The role of steroid hormone estrogen on sex behavior in mammals is well established; moreover, its influence on other types of behavior, such as mood and cognition, has also been recognized. This effect can be explained by the widespread presence of estrogen receptors in many regions involved in cognitive processes, such as learning and memory, including the hippocampal formation, amygdala, and cerebral cortex. Another reason may lie in the modulator role of estrogen on several neurotransmitter systems, such as acetylcholine, catecholamines, serotonin, and GABA, in mammals. In fact, estrogen acts on the central nervous system both through genomic mechanisms, modulating synthesis, release and metabolism of neurotransmitters, neuropeptides and neurosteroids, and through non-genomic mechanisms, influencing excitability, synaptic function and morphological features. Research conducted in our laboratories and in others, with the objective of identifying the estrogen actions on cognitive functions, is here reported. In particular, after briefly summarizing the role of estrogen receptors in the brain neurobiology, and the interaction between estrogen and neuromodulation/neurotransmission systems, our findings on the role of estrogen on memory in mammals (rodents, monkeys and humans) are described. In particular, our results on rats support the hypothesis that the physiological fluctuations of estrogen during the estrous cycle can differentially affect the performance on working and reference memory tasks. Our findings in human and non-human primates evidence the effect of estrogen on working memory. Our data could also represent a useful tool for investigating emotional disturbances linked to menstrual cycle phases and menopause in women.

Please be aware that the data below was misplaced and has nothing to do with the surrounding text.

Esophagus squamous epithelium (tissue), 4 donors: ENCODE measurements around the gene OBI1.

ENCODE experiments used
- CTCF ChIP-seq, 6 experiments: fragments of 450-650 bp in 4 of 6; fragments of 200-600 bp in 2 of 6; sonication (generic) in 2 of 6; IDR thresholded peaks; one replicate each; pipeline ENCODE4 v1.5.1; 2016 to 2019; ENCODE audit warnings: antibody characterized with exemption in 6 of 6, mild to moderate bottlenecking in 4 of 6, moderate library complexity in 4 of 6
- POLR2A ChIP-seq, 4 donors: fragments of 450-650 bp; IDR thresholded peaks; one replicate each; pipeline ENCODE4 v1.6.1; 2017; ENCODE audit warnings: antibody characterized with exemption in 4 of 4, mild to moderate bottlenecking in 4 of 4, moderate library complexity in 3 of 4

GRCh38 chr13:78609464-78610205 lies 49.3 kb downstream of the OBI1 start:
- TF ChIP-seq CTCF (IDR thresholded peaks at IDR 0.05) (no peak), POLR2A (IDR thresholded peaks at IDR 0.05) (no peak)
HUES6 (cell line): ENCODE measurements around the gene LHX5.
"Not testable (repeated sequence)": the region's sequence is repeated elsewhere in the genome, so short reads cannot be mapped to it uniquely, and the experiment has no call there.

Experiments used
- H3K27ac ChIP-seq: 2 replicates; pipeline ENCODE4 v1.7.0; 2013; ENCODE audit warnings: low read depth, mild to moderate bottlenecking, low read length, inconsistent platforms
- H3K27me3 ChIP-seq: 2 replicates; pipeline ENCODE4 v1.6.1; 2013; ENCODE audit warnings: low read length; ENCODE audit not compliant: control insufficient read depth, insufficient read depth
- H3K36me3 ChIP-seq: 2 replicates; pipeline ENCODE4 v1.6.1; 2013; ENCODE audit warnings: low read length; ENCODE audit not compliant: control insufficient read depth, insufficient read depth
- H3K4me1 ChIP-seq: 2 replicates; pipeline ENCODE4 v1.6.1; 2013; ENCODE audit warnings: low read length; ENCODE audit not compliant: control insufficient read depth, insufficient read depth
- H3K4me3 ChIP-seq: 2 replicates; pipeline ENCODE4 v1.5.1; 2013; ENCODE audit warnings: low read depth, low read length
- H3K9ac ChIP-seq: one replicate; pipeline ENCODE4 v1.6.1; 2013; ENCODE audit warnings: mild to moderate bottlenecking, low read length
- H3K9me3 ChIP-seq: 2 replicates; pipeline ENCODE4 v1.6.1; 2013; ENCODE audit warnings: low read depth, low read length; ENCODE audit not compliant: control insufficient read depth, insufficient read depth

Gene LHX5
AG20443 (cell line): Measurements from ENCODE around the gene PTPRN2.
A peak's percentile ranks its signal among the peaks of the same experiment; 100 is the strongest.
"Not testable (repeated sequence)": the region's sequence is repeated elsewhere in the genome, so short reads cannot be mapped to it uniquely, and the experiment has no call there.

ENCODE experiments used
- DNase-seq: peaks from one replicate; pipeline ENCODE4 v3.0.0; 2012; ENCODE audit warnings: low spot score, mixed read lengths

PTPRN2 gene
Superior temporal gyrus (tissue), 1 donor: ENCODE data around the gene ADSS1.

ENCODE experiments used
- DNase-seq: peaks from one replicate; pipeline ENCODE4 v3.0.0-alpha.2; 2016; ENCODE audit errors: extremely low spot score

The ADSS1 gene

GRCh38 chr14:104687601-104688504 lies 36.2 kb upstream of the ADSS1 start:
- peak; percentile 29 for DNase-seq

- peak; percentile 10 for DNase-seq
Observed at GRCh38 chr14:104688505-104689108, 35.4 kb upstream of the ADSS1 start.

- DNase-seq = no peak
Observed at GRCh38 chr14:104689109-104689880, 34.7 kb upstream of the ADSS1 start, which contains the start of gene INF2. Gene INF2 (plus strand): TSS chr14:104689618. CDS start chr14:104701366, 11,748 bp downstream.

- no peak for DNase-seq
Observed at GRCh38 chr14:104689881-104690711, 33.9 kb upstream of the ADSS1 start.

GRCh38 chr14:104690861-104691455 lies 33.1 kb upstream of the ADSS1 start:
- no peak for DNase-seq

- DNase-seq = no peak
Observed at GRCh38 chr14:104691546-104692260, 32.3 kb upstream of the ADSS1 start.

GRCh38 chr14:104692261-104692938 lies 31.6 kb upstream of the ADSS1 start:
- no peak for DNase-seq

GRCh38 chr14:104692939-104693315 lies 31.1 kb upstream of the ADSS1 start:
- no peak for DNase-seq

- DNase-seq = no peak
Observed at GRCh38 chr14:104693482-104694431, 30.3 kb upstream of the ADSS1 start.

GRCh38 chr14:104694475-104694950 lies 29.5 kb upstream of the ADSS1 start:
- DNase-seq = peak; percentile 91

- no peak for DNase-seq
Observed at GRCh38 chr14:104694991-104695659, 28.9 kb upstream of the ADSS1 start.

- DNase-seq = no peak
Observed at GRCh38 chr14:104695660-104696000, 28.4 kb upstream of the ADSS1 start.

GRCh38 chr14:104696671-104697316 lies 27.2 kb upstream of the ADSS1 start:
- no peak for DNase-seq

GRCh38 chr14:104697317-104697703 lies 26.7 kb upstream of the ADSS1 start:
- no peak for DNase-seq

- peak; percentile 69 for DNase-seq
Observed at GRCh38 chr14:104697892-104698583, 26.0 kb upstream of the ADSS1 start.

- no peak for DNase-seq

Estrogen and memory in youth

GASBARRI, Antonella;POMPILI, ASSUNTA;
2011

Abstract

The role of steroid hormone estrogen on sex behavior in mammals is well established; moreover, its influence on other types of behavior, such as mood and cognition, has also been recognized. This effect can be explained by the widespread presence of estrogen receptors in many regions involved in cognitive processes, such as learning and memory, including the hippocampal formation, amygdala, and cerebral cortex. Another reason may lie in the modulator role of estrogen on several neurotransmitter systems, such as acetylcholine, catecholamines, serotonin, and GABA, in mammals. In fact, estrogen acts on the central nervous system both through genomic mechanisms, modulating synthesis, release and metabolism of neurotransmitters, neuropeptides and neurosteroids, and through non-genomic mechanisms, influencing excitability, synaptic function and morphological features. Research conducted in our laboratories and in others, with the objective of identifying the estrogen actions on cognitive functions, is here reported. In particular, after briefly summarizing the role of estrogen receptors in the brain neurobiology, and the interaction between estrogen and neuromodulation/neurotransmission systems, our findings on the role of estrogen on memory in mammals (rodents, monkeys and humans) are described. In particular, our results on rats support the hypothesis that the physiological fluctuations of estrogen during the estrous cycle can differentially affect the performance on working and reference memory tasks. Our findings in human and non-human primates evidence the effect of estrogen on working memory. Our data could also represent a useful tool for investigating emotional disturbances linked to menstrual cycle phases and menopause in women.
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Utilizza questo identificativo per citare o creare un link a questo documento: http://hdl.handle.net/11697/37033
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